This is a large part of the group of children that will be receiving free classes twice a week at the hut class. The purpose is to give them a place to bring their homework from school and meet with teachers to go over the concepts they didn't understand, be re-taught things and practice the things they did learn. The public school system is notoriously bad for going on strike for months and it is always the kids who suffer. By working with the kids several times a week we hope to enhance their education and success at school. Our staff members get their children's schooling paid for as part of their benefits for working with us, so this is one other way to make sure that investment is making it's maximum impact.

Who wants to learn? ME ME!!


Teachers and students. I can't wait to get in there and have fun teaching these kids and doing homework with them!



The women's class is also held for 2 hours twice a week on Fridays and Sundays. Starting in September, Chantelle will be co-teaching the Friday afternoon class with Miriama. As their own initiative, these 18 women who are registered so far have already started to donate 50 CFA (about 13 cents Canadian) every week into a communal pot. This fund will slowly grow and they are thinking together how to make their money work for them and how they can use it to help each other. We are listening carefully to their ideas!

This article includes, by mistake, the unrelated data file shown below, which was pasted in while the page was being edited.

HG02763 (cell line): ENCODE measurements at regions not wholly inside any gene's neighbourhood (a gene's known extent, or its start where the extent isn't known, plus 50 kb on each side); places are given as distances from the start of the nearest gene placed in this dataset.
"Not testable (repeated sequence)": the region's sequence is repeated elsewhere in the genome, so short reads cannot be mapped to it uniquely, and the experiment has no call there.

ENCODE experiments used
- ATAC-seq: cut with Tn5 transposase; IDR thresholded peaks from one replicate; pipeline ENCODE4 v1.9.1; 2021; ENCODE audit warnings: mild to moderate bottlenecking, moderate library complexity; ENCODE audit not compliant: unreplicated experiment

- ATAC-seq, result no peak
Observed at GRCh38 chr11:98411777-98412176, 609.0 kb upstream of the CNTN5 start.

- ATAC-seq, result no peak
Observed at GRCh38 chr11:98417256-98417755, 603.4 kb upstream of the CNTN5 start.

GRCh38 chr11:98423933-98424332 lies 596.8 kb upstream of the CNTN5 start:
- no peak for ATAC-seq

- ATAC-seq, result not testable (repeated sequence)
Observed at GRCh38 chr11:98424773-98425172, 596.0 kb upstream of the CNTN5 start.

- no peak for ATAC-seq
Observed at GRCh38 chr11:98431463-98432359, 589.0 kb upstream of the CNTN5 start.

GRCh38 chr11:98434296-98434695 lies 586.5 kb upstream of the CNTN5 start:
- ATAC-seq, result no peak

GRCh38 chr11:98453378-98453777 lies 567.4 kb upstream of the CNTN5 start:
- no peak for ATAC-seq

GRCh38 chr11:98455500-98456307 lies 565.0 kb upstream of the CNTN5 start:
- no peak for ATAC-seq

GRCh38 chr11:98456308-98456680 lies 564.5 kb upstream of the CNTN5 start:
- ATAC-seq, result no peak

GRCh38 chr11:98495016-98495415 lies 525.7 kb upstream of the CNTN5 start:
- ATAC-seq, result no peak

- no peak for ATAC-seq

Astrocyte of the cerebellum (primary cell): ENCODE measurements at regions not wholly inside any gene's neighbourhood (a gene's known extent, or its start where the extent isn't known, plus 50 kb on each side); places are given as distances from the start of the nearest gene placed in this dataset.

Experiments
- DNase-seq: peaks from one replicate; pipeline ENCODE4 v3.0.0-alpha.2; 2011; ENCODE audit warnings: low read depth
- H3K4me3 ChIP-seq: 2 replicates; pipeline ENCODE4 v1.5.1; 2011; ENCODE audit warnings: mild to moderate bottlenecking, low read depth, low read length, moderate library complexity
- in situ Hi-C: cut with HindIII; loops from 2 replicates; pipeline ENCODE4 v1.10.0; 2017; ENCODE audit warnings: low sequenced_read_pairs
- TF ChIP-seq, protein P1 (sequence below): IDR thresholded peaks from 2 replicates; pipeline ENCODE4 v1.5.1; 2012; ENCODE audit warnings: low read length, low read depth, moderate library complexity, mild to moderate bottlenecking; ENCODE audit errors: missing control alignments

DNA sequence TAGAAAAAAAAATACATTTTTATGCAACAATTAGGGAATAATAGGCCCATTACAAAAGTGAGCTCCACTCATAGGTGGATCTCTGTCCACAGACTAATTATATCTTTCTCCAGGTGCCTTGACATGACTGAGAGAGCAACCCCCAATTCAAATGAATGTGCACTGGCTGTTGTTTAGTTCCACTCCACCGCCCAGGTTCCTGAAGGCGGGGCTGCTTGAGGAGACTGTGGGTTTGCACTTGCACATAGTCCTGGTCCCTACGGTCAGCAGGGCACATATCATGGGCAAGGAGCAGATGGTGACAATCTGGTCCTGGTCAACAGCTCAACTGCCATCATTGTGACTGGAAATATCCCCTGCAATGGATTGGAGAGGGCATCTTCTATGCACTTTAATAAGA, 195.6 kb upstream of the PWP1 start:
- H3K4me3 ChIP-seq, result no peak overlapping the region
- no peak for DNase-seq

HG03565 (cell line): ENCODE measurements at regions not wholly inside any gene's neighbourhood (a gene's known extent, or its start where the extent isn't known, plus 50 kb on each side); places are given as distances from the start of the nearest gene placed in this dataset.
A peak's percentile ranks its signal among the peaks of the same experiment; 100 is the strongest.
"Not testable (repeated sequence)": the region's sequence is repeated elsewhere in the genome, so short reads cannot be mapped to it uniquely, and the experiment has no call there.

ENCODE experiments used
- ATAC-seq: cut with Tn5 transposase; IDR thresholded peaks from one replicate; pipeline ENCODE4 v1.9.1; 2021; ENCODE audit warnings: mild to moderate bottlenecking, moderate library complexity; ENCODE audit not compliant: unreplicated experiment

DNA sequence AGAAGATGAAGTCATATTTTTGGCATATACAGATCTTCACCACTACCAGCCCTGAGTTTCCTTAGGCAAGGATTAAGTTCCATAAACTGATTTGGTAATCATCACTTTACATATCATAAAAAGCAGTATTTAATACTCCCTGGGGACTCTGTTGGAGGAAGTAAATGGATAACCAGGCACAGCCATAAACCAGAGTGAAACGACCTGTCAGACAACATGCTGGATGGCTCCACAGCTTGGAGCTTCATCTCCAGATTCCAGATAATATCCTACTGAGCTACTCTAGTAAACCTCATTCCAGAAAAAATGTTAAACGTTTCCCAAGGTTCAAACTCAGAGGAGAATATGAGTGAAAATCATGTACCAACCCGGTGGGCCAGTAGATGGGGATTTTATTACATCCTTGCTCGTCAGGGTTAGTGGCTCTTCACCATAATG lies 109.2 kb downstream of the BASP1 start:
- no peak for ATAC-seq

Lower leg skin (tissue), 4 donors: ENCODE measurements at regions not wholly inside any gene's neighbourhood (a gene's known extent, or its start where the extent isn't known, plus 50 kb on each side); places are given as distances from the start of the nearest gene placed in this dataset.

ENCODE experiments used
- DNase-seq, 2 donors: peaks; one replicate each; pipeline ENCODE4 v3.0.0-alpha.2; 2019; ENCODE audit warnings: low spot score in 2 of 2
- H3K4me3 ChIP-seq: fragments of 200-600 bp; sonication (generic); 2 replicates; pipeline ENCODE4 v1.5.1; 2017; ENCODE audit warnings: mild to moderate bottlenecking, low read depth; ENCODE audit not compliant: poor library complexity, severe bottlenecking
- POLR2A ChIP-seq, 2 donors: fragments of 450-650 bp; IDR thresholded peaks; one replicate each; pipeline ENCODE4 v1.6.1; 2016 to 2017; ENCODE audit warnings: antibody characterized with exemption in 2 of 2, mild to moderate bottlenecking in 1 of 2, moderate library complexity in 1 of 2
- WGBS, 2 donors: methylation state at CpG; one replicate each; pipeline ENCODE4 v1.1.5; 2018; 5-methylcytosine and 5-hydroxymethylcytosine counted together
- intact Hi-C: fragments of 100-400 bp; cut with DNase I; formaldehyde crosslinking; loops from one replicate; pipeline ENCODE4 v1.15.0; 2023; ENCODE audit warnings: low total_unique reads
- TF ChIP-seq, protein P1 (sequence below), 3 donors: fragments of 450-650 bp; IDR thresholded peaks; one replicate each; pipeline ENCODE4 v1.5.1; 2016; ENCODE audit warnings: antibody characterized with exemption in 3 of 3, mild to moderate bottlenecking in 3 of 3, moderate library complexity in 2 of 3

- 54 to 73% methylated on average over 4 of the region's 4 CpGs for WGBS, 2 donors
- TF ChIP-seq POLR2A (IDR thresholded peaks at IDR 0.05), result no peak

Topics for the women will include how to count, how to write numbers and how to write their names. Almost all of these women are completely illiterate. We will also focus on health topics such as handwashing, breastfeeding, nutrition, family planning, ways to avoid their children getting sick, overall hygiene, etc. The list is long! I can't wait to get started in September to meet weekly with these ladies, speak Tamasheq and hopefully have a positive impact as they learn and improve their lives.